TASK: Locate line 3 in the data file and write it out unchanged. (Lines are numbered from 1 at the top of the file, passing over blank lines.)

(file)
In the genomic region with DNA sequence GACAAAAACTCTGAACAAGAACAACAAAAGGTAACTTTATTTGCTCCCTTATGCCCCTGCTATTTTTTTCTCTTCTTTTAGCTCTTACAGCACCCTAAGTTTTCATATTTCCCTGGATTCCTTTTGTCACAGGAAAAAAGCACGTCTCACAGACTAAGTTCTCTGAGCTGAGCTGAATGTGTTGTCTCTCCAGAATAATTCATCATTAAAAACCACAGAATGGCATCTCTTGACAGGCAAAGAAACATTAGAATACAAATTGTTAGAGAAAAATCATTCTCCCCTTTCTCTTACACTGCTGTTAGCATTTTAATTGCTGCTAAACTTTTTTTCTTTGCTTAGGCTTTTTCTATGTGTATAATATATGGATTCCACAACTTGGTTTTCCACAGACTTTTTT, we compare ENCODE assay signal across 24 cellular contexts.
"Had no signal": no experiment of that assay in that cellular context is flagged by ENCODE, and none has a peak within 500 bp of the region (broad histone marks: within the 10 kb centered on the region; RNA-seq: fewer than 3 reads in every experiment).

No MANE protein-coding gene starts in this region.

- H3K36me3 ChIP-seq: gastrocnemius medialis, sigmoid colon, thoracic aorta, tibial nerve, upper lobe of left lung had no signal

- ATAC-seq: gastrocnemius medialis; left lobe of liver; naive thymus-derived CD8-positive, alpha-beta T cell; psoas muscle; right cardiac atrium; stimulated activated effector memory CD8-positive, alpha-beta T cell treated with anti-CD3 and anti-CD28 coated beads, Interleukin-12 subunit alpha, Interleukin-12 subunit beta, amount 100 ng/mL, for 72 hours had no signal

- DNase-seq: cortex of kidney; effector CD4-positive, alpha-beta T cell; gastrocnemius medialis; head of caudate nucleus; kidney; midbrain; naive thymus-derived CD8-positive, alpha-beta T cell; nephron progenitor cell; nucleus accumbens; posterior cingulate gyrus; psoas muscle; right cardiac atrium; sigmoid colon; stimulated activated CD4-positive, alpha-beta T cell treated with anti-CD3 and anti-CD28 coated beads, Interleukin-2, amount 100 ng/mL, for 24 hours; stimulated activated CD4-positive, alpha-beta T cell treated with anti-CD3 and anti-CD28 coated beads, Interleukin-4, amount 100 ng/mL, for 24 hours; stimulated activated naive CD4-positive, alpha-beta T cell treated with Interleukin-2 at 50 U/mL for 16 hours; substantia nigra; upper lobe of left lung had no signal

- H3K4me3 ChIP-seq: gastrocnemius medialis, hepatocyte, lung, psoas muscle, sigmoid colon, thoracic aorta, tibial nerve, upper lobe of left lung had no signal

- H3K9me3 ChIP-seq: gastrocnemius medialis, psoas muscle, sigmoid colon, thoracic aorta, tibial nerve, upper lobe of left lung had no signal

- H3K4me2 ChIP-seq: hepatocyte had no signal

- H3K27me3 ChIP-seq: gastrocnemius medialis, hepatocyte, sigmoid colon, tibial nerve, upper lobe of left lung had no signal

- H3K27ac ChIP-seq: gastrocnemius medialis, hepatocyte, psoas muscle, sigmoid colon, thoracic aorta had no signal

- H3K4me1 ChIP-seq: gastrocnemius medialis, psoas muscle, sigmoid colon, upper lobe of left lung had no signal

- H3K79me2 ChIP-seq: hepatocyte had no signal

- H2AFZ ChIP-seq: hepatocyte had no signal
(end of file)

No MANE protein-coding gene starts in this region.